Weeding my way further into the festivities, I discovered a corner with a small semi-circle of people toked up (hippies only “toke”). In the middle stood a man in his early 60s, white hair, High Times badge and long gray ponytail. He looked just like Willie Nelson. Passing me a pipe, someone whispered, “that's the editor of High Times.” Glancing up, someone handed Willie a nug of weed which he held up to his eye and scrutinized like a gemologist. I half-expected him to pull out a monocle and a microscope. Before I could petition him for the job of official West Coast Bureau Chief, Blue Cheer ended, and the editor vanished into a cloud of smoke.

That night would probably need a few thousand words more to describe and as this is a blog and not a short story, I'll spare the details. In brief, they involve Roky Erickson, Okkervil River, a french Parisian noise band called Cheveu, Wooden Shjips, a dozen Shiners, the rest of the Devin the Dude supply and enough fungus to top half of a small Domino's pizza. It was the last night in Austin and everyone was out, tired but propped up on I'll Sleep On the Plane-adrenaline, the music tourists mixing in with Austin frat kids and the weird flotsam and jetsam out on a Saturday.

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Somehow, I found myself completely wrecked but surprisingly coherent at 1:15 a.m. using my finest negotiation tactics to try to get into see White Denim, who judging from what I could hear, are a much better band than they are a textile. Repeatedly explaining to the bouncer who I was (Pacey's youngest brother on Season 5 of Dawson's Creek), she seemed unimpressed and I wound up in the worst situation possible: drunk with nowhere to go. Luckily, thanks to several text messages and my infinite network of spies, I discovered that there was a Perez Hilton after-party going down where N.E.R.D. was supposedly playing. Though still-recognizing the inherent evil of Perez Hilton, somehow the liquor swayed me to the theory that attractive girls would undoubtedly be at his party. After all, girls that read that shit, right? Wrong.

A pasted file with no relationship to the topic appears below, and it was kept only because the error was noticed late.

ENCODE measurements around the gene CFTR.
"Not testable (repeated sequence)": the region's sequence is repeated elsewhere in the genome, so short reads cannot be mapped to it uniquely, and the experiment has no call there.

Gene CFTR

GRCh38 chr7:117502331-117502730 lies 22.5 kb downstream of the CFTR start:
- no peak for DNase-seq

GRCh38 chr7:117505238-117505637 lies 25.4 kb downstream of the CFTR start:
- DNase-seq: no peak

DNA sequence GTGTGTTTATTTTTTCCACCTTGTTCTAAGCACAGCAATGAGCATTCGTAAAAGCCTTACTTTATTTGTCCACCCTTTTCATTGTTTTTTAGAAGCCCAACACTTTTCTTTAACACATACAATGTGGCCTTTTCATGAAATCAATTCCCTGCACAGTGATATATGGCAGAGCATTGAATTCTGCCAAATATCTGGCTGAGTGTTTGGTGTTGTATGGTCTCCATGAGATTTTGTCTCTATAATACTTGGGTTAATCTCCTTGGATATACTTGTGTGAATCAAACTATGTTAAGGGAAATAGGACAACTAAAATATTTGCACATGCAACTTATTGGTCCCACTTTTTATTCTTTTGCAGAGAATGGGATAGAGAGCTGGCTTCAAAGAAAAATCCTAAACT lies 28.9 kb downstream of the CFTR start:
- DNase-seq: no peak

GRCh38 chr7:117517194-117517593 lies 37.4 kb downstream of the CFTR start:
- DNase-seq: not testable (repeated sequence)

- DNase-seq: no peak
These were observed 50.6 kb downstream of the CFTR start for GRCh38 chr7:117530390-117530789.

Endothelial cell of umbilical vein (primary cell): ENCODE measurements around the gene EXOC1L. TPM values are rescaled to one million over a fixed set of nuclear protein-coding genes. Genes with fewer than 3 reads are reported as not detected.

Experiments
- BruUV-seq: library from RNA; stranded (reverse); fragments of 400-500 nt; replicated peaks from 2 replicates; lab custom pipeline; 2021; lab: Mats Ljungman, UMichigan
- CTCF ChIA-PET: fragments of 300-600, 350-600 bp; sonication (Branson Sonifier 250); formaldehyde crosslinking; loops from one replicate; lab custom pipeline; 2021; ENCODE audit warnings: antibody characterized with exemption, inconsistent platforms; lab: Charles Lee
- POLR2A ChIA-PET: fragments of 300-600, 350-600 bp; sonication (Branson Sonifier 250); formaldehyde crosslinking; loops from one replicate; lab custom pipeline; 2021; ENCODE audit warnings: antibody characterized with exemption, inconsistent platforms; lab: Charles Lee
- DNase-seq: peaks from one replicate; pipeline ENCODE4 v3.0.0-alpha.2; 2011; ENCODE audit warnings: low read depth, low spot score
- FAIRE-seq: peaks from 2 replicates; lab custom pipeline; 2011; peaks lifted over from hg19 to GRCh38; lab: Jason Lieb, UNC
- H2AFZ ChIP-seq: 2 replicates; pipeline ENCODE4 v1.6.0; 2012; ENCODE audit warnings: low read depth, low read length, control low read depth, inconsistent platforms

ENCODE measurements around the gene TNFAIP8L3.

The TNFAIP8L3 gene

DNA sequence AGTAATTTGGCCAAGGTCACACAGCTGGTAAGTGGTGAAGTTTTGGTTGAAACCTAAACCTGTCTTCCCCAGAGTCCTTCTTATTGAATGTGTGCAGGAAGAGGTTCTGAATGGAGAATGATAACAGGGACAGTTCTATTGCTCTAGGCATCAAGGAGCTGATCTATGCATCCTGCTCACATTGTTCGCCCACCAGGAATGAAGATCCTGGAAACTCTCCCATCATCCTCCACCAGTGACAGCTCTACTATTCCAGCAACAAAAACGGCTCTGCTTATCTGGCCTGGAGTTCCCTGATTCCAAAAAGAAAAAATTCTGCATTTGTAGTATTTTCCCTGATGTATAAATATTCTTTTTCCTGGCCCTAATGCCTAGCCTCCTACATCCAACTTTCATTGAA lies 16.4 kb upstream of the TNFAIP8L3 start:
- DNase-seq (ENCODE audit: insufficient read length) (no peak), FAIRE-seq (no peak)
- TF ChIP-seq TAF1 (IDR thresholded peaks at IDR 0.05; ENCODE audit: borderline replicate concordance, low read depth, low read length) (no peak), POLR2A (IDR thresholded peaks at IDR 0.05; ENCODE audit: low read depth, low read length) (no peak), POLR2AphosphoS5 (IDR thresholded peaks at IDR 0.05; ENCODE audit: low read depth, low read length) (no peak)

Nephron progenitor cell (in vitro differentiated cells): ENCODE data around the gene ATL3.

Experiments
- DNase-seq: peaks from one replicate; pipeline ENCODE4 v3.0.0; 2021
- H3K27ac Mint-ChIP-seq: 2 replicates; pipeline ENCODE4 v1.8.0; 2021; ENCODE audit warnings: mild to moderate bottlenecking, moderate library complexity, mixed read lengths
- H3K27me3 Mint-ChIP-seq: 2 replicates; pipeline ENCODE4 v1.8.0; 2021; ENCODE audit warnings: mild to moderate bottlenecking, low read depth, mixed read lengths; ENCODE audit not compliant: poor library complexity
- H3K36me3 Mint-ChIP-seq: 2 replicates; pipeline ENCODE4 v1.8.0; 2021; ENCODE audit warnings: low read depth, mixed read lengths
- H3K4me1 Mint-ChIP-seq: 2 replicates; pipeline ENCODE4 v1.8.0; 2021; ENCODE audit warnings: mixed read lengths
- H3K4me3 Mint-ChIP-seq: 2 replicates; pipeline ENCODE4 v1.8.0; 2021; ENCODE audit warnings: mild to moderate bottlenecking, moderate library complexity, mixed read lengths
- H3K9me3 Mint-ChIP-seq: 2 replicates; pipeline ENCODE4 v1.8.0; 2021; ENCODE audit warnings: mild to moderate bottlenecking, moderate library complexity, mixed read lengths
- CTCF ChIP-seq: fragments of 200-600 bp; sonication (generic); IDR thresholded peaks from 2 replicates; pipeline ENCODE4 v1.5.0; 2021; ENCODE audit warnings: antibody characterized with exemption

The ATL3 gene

The place was 85 percent dudes and when N.E.R.D. and their phony rap-rock machismo came on-stage, the level of homo-eroticism spiked somewhere between the writing staff of Desperate Housewives and a Lil Wayne and Birdman Photo Shoot. Not that there was anything wrong with that, but I figured that it was my cue to step outside. Several drinks later, I discovered myself outside, delivering an extemporaneous tangent about the merits of Ghostbusters. Suddenly, the person I was talking to pointed.

“Look, there's Perez Hilton.”

“You mean Zuul”

“No, Perez Hilton.”

“Same idea.”

“You know he just got a label deal,” the girl told me and smiled.

“I also hear he has celebrity juice not made from concentrate,” I dead-panned.

She bobbed her head. Suddenly, I felt very sober and realized where the hell I was and understood that it was time to go home.